If you ask yourself what you’re like when you’re “original,” what’s your intuition of the answer? Where do you go in yourself to look? When I ask myself that question, several things seem to happen. I get quiet. I stop thinking. I don’t pretend I know the answer. I don’t refer to ideas I might have about how others see me. It’s as if I go to where I start, in the moment. Whatever “I” am becomes synchronous with the present moment (at least for a moment). I don’t try to act “as if” I’m original — there’s no space or time to do that. I feel that I’m happening spontaneously, along with everything else. What I think and feel and do doesn’t first check to consider how I’ll be perceived by others — I just happen, unique and original.
I think that by opening to our originality in this way, we have the basis for a profound and extremely effective practice. It’s a practice that has the power to free us of our self-consciousness and social insecurity almost instantly. If you’re feeling constrained by vanity in any of the ways I’ve mentioned, go to your “original you” — how you are happening in the moment. It’s not complicated. You don’t have to think about it. You may notice that your “original you” has a kind of innocence to it, almost a delight, although it’s not naïve or amoral. It sees the whole picture without getting attached to a particular interpretation of it. It is free to respond sensitively and compassionately because it is intimately connected to what’s happening.
But why are we afraid of appearing original? I think there are countless answers to that, piled up from our early years when we felt others’ eyes on us, when we felt judged or praised or ignored or tried to fit in — whenever we tried to anticipate what we could do, or how we could be, that would please others. In some of us, this effort reversed itself into resentment and rebellion, just as it drove others of us into painful self-consciousness and shyness.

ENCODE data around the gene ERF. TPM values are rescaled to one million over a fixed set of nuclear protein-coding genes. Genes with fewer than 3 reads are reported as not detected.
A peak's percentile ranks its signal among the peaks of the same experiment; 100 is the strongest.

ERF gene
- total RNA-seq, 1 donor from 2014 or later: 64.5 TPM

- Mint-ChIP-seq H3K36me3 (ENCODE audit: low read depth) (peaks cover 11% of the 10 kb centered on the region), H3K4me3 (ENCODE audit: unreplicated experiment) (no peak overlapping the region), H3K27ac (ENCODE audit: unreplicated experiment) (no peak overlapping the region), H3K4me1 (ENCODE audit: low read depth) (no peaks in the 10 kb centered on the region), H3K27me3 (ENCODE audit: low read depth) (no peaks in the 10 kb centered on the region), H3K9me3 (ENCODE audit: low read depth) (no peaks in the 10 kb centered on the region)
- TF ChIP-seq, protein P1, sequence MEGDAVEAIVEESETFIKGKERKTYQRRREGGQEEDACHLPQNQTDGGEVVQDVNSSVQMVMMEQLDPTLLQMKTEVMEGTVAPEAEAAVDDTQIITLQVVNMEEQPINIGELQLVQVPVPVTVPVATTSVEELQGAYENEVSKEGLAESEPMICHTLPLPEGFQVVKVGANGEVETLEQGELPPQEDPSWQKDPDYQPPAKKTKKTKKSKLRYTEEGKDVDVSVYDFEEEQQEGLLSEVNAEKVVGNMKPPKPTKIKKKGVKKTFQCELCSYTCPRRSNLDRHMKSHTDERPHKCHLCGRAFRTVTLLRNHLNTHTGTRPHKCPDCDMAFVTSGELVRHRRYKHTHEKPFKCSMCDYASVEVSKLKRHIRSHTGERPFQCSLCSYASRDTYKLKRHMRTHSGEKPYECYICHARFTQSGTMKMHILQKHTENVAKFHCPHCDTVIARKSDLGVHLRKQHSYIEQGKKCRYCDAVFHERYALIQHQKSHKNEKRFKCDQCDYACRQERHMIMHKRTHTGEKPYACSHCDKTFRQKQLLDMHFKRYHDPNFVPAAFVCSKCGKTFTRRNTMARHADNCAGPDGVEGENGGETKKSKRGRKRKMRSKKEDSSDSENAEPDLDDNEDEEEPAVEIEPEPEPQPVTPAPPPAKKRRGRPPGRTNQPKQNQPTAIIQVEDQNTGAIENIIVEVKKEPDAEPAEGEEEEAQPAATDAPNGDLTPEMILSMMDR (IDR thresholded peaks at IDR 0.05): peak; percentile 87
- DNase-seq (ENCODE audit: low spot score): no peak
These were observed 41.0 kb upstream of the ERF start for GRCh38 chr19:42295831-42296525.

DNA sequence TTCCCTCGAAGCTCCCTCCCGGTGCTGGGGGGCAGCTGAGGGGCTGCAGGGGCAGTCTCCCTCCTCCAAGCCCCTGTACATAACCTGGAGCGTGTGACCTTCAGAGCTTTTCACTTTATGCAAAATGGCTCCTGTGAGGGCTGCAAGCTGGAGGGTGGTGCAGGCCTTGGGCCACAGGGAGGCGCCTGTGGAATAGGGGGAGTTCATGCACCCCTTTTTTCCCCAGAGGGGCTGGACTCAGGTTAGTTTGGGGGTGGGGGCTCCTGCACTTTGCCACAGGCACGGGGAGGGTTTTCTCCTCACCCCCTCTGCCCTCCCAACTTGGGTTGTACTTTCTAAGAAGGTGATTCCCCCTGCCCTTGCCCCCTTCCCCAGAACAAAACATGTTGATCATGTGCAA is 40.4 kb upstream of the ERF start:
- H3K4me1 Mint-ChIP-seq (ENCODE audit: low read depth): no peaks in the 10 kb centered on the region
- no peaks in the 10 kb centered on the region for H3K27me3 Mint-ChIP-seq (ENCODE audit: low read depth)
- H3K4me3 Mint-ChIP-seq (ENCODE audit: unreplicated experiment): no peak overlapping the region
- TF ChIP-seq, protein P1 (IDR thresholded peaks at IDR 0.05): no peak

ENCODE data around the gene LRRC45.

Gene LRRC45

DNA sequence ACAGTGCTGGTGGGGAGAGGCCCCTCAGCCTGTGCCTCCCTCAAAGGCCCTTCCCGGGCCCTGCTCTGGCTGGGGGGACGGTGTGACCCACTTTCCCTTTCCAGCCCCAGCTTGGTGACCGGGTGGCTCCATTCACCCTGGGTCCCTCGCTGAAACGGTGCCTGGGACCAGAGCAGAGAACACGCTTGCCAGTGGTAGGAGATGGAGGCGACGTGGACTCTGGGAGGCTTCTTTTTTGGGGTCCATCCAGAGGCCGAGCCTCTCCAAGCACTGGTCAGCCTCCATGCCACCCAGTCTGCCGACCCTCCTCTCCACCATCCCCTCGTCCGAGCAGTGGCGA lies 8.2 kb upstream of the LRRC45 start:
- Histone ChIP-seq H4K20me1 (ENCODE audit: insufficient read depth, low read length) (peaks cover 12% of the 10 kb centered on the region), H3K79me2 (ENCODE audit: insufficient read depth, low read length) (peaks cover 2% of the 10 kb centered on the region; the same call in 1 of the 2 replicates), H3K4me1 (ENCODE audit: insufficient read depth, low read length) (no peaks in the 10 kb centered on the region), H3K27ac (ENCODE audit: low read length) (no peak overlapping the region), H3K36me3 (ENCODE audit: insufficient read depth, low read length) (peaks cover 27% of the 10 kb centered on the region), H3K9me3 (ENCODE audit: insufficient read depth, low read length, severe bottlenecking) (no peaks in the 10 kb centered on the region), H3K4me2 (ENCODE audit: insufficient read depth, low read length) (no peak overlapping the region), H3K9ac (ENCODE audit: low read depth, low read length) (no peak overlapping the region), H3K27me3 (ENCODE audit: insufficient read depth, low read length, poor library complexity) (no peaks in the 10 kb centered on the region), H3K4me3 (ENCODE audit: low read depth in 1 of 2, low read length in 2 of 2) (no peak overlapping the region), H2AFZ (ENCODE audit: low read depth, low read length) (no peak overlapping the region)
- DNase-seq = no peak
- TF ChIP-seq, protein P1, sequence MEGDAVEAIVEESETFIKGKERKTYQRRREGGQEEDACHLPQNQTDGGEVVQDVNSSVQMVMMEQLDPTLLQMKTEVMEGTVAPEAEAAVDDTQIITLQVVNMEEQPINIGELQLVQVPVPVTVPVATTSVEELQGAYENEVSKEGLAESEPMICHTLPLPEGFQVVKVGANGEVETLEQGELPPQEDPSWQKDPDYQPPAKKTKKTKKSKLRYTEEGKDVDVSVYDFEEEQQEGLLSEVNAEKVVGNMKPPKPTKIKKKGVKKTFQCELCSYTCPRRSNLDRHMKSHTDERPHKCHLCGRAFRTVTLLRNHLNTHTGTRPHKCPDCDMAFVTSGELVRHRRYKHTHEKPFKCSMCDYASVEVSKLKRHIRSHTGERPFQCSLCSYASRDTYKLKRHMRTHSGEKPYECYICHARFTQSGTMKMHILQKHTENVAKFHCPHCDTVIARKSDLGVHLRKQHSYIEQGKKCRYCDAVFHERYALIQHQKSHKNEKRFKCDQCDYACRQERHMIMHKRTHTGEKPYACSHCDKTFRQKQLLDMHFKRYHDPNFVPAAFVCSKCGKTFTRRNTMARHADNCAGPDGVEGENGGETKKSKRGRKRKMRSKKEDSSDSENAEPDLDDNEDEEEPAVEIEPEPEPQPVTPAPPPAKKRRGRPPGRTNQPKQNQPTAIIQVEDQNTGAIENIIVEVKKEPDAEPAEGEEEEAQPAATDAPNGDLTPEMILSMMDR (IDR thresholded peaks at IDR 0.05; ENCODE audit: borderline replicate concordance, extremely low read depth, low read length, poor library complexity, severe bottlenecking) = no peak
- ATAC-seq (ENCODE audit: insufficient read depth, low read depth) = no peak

Perhaps our fear of “appearing” original has an even deeper source, one that’s not just about imagining how we appear to others but about our uneasiness with the indeterminate quality of freshness and spontaneity that being “original” challenges us with. From our long habit of self-preoccupation, freshness might very likely feel threatening, an unknown place that’s too uncertain, too open, too vulnerable.
Yet when we look to the great beings in human history whom we most admire for their holiness or compassion or creativity, we see that their genius arose from their lack of fear of being original. Vanity did not restrict them, especially in their most compassionate or creative actions. And in our own lives, the moments when we have felt most alive, most in love, most creative, most connected and generous, were they not the times that we, too, were most originally ourselves, when we were unafraid to show up in the moment without self-consciousness or self-preoccupation?
To the extent you are able to be your original you, your freshness corresponds to the universe’s freshness and its instantaneous creation. You don’t need to seek for more meaning — that’s meaning enough. Your freshness occurs with the universe’s ceaseless becoming, and is one with it. Being original you, you are purely unique, just like every tree and leaf is original and unique, every drop of rain, every wave. And being original you, you have no fear about how you appear. Fear has nothing to hold on to — you’re original!